Are you on the move this summer?
With the local housing market showing signs of improving and, since I am moving this summer myself, I find it relevant to share some basic income tax tips in regard to moving expenses.
Did you know that moving expenses are deductible! If you itemize your expenses, you can take advantage of this allowable deduction as long as you save detailed records and receipts of your expenses. Some examples of expenses that are deductible include your moving boxes, truck rentals, movers, travel costs, air fare, etc. The expenses have to be necessary and part of the act of moving. Even the costs of traveling between your old residence and the new one can be deducted.
There are limits and qualifications to using moving expenses as an itemized deduction. First, your move must be work related, usually to start a new job but it can also be if your current employer is requiring you to move. Second, the new location of your work must be at least 50 miles farther from your previous home than the new home. And finally, the move has to take place within one year from the date your new job started, or the date your employer required you to change work locations.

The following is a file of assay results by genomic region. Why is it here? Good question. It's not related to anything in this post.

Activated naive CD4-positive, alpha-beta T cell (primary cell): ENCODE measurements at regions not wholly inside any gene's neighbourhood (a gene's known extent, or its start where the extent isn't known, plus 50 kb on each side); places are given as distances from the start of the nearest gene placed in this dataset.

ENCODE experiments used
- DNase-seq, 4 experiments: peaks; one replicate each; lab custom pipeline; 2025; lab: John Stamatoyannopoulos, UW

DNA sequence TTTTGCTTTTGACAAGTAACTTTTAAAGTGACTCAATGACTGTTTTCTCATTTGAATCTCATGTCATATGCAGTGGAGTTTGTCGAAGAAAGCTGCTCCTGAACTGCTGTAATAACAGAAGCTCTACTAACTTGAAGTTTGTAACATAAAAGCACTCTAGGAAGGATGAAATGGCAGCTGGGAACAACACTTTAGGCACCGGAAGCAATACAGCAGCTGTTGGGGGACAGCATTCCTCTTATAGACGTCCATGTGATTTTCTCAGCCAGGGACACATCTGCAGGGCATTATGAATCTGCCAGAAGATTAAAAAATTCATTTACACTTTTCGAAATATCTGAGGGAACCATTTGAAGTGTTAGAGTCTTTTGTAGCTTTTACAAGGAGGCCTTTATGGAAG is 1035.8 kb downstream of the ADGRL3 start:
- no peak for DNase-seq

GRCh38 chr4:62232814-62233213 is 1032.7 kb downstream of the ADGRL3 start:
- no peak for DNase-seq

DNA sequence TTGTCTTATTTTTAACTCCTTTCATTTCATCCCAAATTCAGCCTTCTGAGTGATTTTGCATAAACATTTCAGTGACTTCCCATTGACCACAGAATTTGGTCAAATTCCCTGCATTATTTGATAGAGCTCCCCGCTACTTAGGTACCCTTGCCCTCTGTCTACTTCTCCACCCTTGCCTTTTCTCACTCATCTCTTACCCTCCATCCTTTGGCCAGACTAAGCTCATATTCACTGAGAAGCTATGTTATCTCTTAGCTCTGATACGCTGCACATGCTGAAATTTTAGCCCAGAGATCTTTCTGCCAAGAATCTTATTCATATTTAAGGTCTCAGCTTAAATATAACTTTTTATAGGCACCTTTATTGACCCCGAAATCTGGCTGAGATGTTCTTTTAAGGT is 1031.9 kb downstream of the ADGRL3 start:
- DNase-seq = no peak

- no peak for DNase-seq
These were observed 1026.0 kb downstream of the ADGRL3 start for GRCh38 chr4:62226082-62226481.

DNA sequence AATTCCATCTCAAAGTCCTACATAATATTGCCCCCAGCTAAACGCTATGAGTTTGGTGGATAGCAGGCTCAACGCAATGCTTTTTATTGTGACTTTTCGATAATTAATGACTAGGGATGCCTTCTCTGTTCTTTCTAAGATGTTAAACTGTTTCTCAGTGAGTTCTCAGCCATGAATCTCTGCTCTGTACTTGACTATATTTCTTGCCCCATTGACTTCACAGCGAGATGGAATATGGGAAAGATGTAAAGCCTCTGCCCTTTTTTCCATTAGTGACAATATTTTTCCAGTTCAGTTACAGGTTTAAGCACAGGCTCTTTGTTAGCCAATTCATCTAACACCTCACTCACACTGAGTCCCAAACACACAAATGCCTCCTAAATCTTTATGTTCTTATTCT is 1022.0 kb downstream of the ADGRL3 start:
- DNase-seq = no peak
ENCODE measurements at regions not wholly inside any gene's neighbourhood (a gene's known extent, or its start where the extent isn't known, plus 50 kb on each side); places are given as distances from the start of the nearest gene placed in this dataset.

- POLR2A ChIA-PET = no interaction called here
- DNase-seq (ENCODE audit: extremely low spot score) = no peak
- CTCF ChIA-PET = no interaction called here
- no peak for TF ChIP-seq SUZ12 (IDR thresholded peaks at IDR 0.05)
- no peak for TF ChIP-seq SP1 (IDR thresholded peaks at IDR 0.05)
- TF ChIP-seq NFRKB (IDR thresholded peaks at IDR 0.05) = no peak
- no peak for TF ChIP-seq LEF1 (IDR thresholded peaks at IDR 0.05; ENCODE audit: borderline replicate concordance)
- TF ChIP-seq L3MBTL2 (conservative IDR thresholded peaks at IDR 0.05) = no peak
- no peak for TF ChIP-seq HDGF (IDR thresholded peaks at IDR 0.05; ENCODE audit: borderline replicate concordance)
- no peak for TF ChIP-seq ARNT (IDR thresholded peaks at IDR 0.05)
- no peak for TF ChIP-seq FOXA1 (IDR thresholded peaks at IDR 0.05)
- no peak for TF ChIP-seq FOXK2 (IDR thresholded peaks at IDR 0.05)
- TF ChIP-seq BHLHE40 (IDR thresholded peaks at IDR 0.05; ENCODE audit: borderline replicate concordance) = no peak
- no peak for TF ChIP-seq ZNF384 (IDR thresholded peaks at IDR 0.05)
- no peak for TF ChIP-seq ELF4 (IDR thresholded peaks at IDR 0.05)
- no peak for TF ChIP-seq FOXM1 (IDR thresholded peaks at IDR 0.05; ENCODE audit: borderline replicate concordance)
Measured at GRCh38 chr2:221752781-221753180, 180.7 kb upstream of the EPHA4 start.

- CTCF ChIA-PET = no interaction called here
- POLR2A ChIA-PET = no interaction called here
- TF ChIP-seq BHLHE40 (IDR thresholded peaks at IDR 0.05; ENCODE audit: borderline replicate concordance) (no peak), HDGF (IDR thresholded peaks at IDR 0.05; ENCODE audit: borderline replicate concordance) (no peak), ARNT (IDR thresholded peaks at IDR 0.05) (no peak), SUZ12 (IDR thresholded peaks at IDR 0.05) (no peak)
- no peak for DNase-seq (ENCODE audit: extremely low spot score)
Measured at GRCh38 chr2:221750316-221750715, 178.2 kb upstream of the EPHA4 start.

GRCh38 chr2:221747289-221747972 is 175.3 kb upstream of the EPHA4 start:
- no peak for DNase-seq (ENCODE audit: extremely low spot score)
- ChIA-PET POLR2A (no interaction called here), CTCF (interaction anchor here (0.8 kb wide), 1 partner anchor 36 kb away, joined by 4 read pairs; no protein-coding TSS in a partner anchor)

Moving expenses do not include home improvements or changes done to your new home prior to moving. Those types of costs go into the calculations of possible tax consequences when selling your home, which is a topic for another day.
As with any other deduction, the key is keeping your receipts and proof of expenses.
IRS Circular 230 regulates written communications about federal tax matters between tax advisors and their clients. To the extent the preceding correspondence and/or any attachment is a written tax advice communication, it is not a full “covered opinion”. Accordingly, this advice is not intended and cannot be used for the purpose of avoiding penalties that may be imposed by the IRS regarding the transaction or matters discussed herein.